We’ve got an influx of very helpful people in the chat, who are volunteering their time. So thank you, everybody that’s put their name down. What we’ll do, at the end of the call, we’ll collate all of the names. And then we’ll just put together a broad focus group sample, and we’ll start contacting people for availability. Thank you very much.
Phil Bray 23:38
Thank you, everybody for that. Dan, any questions yet?
Dan Campbell 23:43
Interestingly, just before this slide, Adam asked whether we had any examples of visually appealing one page summaries. So, we absolutely do, Adam. So put your name down for that focus group, and you could potentially be involved in creating the future ones. But if not, we can send you through those separately as an aside.
Phil Bray 24:04
Right. So, number three – thank you for everybody for your participation in that, it’s much appreciated. Number three of our touchpoints – marking special occasions. Now, what does everyone do? So a question to the group? Do you send birthday cards? Do you send Christmas cards? What do you send out? Just put some notes in the chat, as I work through this? But for me, a touchpoint – an obvious touchpoint – is birthdays. Now do you do every birthday? Or do you do significant birthdays? Do you send a card on every birthday? And maybe a gift on significant birthdays? I think every firm needs to make their own decision. Personally, that might shoot me down. But personally, I’m not a fan of corporate branded birthday cards. I would much rather… Dan, what do you think?
Dan Campbell 24:57
I’m not gonna shoot you down on that, no. I think that it’s… I’ve seen examples of them being done exceptionally well, where, for example, we’ve got a client in London who do Christmas cards, and they introduce their branding into it. And it’s always really well done, there’s always a concept, and it’s always got a design to it. Whereas others have just got a logo plonked on the front of a card, something broadly neutral behind it as to, you know, not offend or upset anybody in particular. And they just tend to sit as almost a, rather you didn’t, you know? The effort’s better extended elsewhere, isn’t it?
Phil Bray 25:37
Yeah, absolutely. And I would much rather see a nice handwritten card, handwritten envelope, and some time and care taken over it, as opposed to just a corporate card in the post. Notwithstanding that they can look good, like you say Dan, if the logo’s introduced in a subtle way. So start thinking about what could you do on birthdays? Could you, let’s say, send the card on just normal birthdays, and maybe a small gift on significant birthdays, but maybe do something to mark birthdays. Anniversaries; their marriage, you probably know when they got married, if you don’t, then it’s easy enough to find out. So again, you’re probably not going to send them an anniversary card every year. But on significant anniversaries, I think it’s maybe fair to mark that. And maybe your relationship with them? So every year, Dan reminds me of the date, we first met in a Starbucks in Darwin. And Michael, who’s head of digital, does exactly the same. And we have a little chuckle about that it’s the fifth year of our relationship together, or whatever. But you could mark the date that your client, became a client? Maybe, I don’t know, “You’ve been with us 10 years now,” thank-you card, “I hope we’ve helped you over that time.” Maybe a small gift as well. But something to mark your relationship with them. I’ve never seen an advice firm do that. It might because, it’s a really bad idea. It might be because, it’s a good idea, and nobody’s just done it. And then events. Holidays. if your clients are going on holiday, and it’s a big holiday – let’s say they’ve retired, they’re going on a big holiday to celebrate their retirement – send them a couple of travel books. It’s touchpoint, where you can show that you really know and understand your client. And for me the best touchpoints do that. They show you know and understand, but also have a bit of a surprise as well. Everyone loves getting a bit of a surprise through the post. Another event; retirement or business sale. Positive; they’re positive events. Bereavement; clearly not a positive. But again, important that you mark that. So, have a look down that list. Think about what you could do, to implement in the business. And there’ll be other things as well. Dan, what are people saying that they do in terms of birthdays, and that sort of stuff?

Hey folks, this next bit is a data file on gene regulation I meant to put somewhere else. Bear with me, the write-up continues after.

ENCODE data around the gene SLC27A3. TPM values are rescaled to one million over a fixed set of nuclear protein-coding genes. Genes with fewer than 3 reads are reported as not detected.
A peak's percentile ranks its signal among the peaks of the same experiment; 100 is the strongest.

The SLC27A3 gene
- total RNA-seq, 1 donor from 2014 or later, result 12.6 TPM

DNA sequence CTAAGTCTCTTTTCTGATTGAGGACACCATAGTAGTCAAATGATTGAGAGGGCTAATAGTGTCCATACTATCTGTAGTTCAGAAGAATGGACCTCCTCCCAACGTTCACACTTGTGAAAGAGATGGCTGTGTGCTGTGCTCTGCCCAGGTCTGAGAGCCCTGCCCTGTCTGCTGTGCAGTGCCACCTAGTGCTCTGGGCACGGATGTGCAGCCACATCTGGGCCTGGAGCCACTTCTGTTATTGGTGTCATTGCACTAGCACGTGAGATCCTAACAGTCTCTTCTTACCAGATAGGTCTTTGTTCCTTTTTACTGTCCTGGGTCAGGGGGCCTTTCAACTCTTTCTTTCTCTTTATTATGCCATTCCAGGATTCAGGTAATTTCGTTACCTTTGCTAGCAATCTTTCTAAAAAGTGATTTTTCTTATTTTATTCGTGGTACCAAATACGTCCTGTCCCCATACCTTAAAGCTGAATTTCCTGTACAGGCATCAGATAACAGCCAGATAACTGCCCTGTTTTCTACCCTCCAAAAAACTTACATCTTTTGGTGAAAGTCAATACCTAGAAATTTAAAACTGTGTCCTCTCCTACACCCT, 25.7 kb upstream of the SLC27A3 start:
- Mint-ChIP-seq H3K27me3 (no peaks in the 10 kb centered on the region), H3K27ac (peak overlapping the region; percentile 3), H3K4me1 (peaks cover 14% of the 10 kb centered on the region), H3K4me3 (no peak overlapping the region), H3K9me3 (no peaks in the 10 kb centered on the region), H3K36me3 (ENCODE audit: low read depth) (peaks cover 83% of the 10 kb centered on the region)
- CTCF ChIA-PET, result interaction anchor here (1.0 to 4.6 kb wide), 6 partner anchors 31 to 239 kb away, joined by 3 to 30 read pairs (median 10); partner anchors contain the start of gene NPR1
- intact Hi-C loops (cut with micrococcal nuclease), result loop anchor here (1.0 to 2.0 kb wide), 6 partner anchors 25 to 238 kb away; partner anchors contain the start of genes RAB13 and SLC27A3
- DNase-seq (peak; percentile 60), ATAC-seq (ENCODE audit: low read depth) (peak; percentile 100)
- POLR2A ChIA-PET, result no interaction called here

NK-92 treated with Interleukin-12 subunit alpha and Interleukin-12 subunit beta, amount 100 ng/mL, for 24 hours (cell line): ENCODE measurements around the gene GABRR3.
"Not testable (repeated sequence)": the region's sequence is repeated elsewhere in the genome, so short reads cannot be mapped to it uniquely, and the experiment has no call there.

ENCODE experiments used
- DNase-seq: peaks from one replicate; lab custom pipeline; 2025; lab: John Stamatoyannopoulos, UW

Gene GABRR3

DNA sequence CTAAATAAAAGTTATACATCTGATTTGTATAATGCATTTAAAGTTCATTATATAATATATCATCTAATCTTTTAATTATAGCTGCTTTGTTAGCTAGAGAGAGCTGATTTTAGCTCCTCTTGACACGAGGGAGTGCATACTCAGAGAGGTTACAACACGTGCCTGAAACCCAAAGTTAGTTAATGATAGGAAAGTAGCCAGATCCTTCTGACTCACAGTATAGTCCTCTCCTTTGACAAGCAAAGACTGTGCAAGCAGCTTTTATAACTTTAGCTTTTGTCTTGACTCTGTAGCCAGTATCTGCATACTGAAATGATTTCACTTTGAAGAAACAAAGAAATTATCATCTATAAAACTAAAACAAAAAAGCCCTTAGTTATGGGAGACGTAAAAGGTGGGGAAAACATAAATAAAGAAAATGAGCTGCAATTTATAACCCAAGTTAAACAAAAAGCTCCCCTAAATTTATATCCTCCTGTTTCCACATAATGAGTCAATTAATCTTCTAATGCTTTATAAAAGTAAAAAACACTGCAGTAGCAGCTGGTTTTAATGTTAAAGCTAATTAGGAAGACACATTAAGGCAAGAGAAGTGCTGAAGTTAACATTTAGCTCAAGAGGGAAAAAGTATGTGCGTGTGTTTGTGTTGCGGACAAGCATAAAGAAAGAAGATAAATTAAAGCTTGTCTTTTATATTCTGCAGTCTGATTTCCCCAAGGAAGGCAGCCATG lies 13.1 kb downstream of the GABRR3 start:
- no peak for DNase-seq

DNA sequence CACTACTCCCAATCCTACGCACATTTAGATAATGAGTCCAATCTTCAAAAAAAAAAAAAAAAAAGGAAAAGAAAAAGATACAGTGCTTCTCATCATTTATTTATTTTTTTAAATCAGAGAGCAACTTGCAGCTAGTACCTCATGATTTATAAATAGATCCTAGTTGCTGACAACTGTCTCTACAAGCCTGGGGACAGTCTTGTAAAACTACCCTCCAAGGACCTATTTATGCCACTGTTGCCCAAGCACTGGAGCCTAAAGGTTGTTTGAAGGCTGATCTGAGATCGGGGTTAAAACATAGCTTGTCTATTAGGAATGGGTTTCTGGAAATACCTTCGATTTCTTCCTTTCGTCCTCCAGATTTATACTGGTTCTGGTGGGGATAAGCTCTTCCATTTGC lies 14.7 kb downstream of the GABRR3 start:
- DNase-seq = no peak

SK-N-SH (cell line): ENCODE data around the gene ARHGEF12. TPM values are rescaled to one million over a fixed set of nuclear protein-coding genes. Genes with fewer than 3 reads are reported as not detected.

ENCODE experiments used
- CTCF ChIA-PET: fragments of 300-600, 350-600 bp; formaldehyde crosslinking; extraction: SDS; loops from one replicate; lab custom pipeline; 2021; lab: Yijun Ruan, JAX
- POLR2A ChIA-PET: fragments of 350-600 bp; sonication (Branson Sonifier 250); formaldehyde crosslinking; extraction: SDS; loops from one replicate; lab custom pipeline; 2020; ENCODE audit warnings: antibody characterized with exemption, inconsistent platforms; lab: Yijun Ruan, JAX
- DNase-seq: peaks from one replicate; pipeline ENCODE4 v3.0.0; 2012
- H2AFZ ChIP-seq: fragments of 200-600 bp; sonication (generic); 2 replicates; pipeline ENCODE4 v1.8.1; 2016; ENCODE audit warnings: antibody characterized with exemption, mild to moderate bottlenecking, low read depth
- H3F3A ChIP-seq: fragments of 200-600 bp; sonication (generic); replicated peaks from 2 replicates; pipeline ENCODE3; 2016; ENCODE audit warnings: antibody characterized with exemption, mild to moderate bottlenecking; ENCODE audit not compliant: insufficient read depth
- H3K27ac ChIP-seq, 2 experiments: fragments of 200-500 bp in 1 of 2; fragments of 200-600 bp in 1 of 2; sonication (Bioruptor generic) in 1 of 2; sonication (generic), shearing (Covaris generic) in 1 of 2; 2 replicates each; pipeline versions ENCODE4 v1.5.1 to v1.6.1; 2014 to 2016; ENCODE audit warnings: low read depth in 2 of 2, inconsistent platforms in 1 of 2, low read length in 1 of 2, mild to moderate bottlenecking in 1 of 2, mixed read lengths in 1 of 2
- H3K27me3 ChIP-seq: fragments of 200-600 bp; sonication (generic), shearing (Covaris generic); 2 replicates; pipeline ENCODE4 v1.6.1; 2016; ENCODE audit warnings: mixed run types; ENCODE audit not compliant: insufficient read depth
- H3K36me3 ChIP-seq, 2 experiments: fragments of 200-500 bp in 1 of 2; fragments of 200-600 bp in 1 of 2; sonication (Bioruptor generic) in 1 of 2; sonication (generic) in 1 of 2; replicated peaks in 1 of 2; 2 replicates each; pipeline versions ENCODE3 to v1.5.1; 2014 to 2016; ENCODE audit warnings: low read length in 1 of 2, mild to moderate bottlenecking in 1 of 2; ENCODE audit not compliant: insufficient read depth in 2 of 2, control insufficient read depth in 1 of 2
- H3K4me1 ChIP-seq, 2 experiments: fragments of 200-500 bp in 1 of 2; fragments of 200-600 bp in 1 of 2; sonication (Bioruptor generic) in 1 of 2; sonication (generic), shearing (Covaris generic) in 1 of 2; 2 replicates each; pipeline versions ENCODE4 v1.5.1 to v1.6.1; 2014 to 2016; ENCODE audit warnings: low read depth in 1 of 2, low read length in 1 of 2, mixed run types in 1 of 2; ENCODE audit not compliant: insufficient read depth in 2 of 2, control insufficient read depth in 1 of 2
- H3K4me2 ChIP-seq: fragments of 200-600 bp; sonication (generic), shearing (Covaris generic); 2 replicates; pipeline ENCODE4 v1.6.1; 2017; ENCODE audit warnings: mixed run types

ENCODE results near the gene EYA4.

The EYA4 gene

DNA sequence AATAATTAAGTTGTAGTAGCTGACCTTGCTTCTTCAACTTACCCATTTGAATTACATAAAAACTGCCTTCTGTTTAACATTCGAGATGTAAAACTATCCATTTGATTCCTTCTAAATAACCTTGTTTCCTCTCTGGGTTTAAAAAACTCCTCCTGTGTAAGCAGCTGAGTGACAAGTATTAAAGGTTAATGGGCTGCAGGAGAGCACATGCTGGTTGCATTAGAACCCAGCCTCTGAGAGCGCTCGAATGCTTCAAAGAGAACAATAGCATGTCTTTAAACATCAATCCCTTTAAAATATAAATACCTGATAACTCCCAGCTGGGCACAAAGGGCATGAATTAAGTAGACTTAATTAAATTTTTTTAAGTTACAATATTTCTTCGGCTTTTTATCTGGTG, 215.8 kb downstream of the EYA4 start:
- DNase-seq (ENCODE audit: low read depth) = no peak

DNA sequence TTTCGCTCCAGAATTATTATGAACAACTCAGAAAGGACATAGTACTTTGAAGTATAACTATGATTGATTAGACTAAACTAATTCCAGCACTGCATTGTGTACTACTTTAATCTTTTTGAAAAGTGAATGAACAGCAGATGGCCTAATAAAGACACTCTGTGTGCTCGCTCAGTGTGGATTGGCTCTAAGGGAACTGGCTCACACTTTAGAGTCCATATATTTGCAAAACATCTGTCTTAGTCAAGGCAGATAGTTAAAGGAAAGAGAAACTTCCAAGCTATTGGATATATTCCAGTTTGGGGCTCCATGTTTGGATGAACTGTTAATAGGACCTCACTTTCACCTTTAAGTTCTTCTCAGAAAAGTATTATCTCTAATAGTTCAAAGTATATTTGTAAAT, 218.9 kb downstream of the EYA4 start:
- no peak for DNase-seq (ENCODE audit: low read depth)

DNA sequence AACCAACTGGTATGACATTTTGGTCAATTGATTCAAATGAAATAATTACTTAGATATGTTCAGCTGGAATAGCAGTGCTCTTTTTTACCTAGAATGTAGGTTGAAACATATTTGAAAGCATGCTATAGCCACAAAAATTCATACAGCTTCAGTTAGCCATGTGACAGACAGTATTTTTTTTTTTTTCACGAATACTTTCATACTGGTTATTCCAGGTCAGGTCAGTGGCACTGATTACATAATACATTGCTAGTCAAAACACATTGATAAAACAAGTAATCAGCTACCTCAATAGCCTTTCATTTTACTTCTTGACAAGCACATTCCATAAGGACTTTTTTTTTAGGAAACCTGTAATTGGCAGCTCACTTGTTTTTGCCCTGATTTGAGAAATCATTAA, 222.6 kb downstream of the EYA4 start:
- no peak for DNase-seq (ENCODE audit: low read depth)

Dan Campbell 27:48
So we’ve got plenty in. So, we’ve got a mix of flowers, cards. We’ve got… Adrian mentions that they call, or email on birthdays, adding that personal touch, which is nice. We’ve got Jason, who runs a… so they’re based in Sydney, providing UK pension advice to Australian residents, and they donate to sponsor a koala on the day a client arrives in Australia, which is quite nice.
Phil Bray 28:15